CRAP!  I had forgotten that C had been passed over.  "I GET IT LORD, BE PATIENT!   I GET IT!!!"
I didn't like it though.  "I trust you," I said to God, more to convince myself than Him.  I WANTED to trust Him, did that count?

Finally Chief McC. called us.  With fear in my heart I stepped into the cry room with my team.  At first we all held hands for just a moment, then we dropped hands and faced the Chief like what he had to say to us next was going to determine how we would spend the rest of our lives.  It certainly FELT that dramatic to us.

First he said to us that he knew this class was one hard freaking class.  He said it was meant to be.  He said this was not a job for just everybody no matter how badly they thought they wanted it.  He went on to tell us how worried he had been when he saw that the four of us had teamed up.  He said he couldn't have picked four different personalities to try and become a team.  He told us he knew it would be a great challenge for us from the start.  "That said," he said.  "Let's talk about how you did tonight."  Did that sound doomy and gloomy to you?  It sure did to me.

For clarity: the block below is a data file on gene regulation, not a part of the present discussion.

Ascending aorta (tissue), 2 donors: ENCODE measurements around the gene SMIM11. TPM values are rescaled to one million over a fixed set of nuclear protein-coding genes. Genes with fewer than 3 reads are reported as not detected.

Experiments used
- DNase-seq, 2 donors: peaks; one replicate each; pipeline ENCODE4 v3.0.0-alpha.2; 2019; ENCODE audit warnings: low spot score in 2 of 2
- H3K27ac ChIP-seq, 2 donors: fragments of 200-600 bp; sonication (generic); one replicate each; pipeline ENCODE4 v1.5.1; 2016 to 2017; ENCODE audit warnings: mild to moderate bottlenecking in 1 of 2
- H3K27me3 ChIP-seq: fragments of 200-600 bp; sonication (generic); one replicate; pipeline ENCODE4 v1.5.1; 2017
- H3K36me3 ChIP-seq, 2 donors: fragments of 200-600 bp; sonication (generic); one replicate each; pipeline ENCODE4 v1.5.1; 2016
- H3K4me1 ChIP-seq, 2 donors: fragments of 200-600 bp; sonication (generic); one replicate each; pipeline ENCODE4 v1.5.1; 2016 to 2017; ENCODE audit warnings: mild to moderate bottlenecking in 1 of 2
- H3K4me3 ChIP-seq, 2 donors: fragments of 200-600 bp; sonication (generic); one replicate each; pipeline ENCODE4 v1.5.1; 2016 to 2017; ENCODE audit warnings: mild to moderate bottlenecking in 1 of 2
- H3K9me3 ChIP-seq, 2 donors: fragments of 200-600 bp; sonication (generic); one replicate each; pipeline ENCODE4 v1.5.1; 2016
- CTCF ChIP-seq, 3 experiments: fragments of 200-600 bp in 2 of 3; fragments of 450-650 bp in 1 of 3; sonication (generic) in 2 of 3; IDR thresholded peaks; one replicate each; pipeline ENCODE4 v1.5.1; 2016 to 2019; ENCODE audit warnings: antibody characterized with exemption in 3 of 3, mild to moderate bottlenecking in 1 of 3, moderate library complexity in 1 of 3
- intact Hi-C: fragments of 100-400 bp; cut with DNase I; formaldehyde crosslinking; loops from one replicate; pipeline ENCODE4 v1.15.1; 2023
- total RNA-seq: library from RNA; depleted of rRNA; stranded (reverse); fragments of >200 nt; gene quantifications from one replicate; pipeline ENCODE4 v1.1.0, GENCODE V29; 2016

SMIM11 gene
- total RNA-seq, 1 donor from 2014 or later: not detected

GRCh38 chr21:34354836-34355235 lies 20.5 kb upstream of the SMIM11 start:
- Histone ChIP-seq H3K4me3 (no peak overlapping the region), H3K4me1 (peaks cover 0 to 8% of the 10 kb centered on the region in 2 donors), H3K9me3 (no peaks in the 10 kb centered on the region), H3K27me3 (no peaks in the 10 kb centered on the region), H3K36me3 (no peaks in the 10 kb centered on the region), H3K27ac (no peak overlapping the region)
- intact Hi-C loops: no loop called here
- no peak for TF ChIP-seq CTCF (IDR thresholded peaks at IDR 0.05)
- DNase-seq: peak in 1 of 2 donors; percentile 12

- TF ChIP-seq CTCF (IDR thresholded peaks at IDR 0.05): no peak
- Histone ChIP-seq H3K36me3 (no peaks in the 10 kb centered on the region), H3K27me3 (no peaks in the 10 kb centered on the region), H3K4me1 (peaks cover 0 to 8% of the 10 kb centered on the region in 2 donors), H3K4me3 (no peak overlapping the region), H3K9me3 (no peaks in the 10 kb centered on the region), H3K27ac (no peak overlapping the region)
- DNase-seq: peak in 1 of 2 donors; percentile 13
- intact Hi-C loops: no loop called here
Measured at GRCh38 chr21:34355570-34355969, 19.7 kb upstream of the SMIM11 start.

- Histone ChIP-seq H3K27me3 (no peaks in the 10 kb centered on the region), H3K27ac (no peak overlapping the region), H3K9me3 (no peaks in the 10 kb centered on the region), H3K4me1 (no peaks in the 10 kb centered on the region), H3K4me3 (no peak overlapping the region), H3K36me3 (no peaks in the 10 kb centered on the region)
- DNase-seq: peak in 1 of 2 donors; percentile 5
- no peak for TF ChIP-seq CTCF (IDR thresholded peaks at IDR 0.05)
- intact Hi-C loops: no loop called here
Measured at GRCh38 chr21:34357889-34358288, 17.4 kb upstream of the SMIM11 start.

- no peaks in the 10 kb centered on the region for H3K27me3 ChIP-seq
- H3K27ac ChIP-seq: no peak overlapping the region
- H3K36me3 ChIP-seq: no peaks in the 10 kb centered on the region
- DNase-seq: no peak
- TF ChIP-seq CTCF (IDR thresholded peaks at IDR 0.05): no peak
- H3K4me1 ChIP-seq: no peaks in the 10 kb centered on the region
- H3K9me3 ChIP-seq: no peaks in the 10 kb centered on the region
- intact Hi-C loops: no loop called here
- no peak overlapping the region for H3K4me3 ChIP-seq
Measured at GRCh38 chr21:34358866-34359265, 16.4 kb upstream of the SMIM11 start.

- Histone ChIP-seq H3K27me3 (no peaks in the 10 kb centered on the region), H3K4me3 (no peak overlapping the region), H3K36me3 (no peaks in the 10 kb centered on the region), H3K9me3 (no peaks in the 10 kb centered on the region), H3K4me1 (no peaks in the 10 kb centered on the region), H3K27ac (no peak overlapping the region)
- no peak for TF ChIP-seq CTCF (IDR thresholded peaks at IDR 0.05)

He started with Minor Medical.  He gave us feedback and we made some mistakes, but overall, he said we did very well.  He told our Minor Medical team leader he had done a good job.  He congratulated him and said, "YOU PASSED!"   I figured Major Medical would be next and braced myself for whatever was to come.  "Minor Trauma," said the Chief.  He again gave us his evaluation and told the team leader, "Congratulations! You passed!"  I think I am going to be ill.  Surely now it is my turn.  "Major Trauma," Said Chief McC.  More of the same, positive and negative feedback followed by congratulations.  By now I am fighting tears.  But I don't know  if they are tears of frustration or stress or just what.  I just know that they are building up behind the dam and the dam is about to break.  Finally the Chief looks at me.  "AND YOU!" he booms.  I tried not to shudder.  Then he smiled.  "You did an amazing job!"  He proceeded to tell us what went well with Major Medical.  He never mentioned our shortfalls though I knew there were some.  One was critical.  I never said "Scene is safe!"  I remember looking and thinking it but I never said it.  But my partner had my back and he had looked at me and said, "the Scene is Safe!  I checked it out!"  Scene safety is a critical failpoint but Ian had saved my ass!  I know I saved his too in his scenario but I hadn't given it  a second thought.  I was just grateful he saved mine.  "Congratulations!  You passed!"   The dam broke and I bawled like a baby.  Chief gave me a big hug and asked if I was going to be okay.  He said he wasn't sure anyone here was trained well enough if I went down.  We laughed.  It took a few minutes but I finally pulled myself together.  My team and the Chief and I were all hugging.  Then Chief McC. addressed us again.  "I want you to know," he said.  And he proceeded to tell us that he felt we had been the most improved students in the class.  He said that he knew we wanted it more than anyone else there.  He also said that we pulled it together because we were able to put aside our differences and focus on the job.  He told us that is what fire departments are looking for.  It's what ambulance companies need.  It would serve us well and if we ever found our way there, he'd be proud to have us on his department.   That was the biggest compliment and pat on the back I could ever have gotten.  I had impressed the Chief.  My TEAM had impressed the Chief.